Nearly everybody had been put off by the low cloud and I came across several people who had turned back at the reservoir in the corrie due to the discouraging clag. I only met one person high up, an old guy from the Creagh Dhu who was sitting on the summit taking it all in. I asked him if he was going on round the horseshoe but he said "It couldn't get any better than this so I'm just going to sit here and enjoy it".


Ben Cruachan cloud sea

"It couldn't get any better than this"


I had the opposite experience a few years later on a western loop with Connor and Jackie. The sun was blazing away and it hadn't rained for a week so everything was bone dry. We took the usual route up from the power station and reservoir, keeping close to the streams for as long as we could, and taking advantage of any shade going. From the top we headed westwards to Stob Dearg (Taynuilt Peak), with the drop rightwards providing some drama. The floor of Glen Noe is only 150m and the summit of Cruachan is 1126m so this is one of the longest continuous slopes in the country (although the Allt Garbh does flatten out a little around 350m so it depends what you count as "continuous").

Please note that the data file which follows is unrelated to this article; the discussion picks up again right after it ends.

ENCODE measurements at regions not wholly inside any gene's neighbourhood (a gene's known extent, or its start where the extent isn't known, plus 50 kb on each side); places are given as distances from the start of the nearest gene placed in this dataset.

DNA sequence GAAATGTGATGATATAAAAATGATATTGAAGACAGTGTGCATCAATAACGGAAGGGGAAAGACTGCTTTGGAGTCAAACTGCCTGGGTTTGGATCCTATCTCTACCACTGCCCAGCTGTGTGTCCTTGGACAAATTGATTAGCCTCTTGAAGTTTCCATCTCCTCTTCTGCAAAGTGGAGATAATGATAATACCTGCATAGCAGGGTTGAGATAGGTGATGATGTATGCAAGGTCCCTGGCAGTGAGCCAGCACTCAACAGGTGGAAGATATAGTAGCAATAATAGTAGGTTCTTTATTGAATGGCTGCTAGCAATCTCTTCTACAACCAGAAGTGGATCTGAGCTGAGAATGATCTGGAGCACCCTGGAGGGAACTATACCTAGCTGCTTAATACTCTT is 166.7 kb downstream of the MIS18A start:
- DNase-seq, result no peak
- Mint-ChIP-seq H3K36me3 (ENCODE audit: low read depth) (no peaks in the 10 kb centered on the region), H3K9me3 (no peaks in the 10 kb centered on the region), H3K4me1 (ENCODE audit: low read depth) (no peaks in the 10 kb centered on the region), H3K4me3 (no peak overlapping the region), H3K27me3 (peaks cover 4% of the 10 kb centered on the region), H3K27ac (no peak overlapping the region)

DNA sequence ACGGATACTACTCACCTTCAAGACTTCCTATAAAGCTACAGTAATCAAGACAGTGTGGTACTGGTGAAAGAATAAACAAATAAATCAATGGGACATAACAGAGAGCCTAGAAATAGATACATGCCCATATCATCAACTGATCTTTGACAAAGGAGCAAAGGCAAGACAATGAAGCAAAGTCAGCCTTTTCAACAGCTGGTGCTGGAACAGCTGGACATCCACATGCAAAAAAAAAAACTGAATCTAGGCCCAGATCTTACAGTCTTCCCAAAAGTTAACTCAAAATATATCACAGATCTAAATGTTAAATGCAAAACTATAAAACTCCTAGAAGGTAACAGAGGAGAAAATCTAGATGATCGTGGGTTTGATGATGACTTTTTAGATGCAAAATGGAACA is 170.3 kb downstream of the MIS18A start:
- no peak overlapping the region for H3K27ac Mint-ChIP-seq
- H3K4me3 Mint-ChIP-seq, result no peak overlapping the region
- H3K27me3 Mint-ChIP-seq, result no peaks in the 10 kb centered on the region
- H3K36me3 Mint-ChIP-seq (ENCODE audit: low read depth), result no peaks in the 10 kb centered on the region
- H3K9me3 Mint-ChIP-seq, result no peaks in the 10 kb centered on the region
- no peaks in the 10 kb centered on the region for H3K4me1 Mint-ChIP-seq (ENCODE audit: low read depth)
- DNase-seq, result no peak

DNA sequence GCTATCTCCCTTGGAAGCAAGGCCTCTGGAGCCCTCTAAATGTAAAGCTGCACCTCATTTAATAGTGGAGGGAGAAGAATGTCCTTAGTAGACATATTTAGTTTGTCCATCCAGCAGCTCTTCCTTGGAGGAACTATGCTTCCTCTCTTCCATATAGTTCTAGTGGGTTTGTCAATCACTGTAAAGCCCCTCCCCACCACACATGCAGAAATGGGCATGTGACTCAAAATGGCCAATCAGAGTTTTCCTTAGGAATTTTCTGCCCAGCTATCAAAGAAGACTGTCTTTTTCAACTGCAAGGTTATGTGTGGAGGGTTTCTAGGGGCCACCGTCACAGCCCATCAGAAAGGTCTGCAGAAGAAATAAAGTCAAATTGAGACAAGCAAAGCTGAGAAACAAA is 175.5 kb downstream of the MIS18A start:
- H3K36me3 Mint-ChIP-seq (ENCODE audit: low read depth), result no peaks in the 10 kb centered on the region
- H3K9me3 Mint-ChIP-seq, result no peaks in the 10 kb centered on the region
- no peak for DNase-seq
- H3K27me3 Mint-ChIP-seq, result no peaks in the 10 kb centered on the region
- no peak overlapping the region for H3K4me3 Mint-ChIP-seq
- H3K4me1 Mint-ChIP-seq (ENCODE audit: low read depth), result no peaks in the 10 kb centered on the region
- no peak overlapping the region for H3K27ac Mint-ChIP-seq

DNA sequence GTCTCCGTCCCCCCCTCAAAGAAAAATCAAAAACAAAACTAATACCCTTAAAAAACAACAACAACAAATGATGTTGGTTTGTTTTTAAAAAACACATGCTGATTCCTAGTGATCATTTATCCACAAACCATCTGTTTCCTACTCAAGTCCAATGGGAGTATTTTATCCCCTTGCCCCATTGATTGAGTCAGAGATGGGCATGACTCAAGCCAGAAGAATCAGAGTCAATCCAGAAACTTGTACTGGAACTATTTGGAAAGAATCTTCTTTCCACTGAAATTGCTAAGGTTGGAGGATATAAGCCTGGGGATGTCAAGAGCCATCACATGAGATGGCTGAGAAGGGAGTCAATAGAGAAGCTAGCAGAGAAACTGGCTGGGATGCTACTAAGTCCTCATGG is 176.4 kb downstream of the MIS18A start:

Ben Cruachan

Cruachan summit from Stob Dearg


From Stob Dearg the others headed down the south ridge but I had a minor summit to bag, the north-west top of Meall nan Each. I had been up Meall nan Each before but couldn't remember whether I had been to the minor top (I hadn't). It turned out to be a fun diversion. The descent from Stob Dearg is much rockier than the 1:50,000 map implies, with quite large areas of slab to be descended or inveigled around, while Meall nan Each is a very rocky summit indeed, a maze of tiny lochans, rock slabs and piles of boulders. I just had time to snatch a quick dip in one of the pools of the Allt Gruiniche before catching Con and Jackie. The Allt Gruiniche forms a very impressive gorge here – I investigated it for the scrambles guide but it had far too many stopper falls in it. It's low and close to the sea but if it ever freezes it would be a fantastic ice climb. We finished with a bit of farce, as it was July and the bracken at the foot of the slope was thriving mightily. Even Con was disappearing into it in places, and mostly it was easier to duck down and go caving through the slightly sparser lower fronds. Beer in the shade afterwards was very welcome.


Allt Cruiniche waterfalls, Bridge of Awe

Allt Gruiniche gorge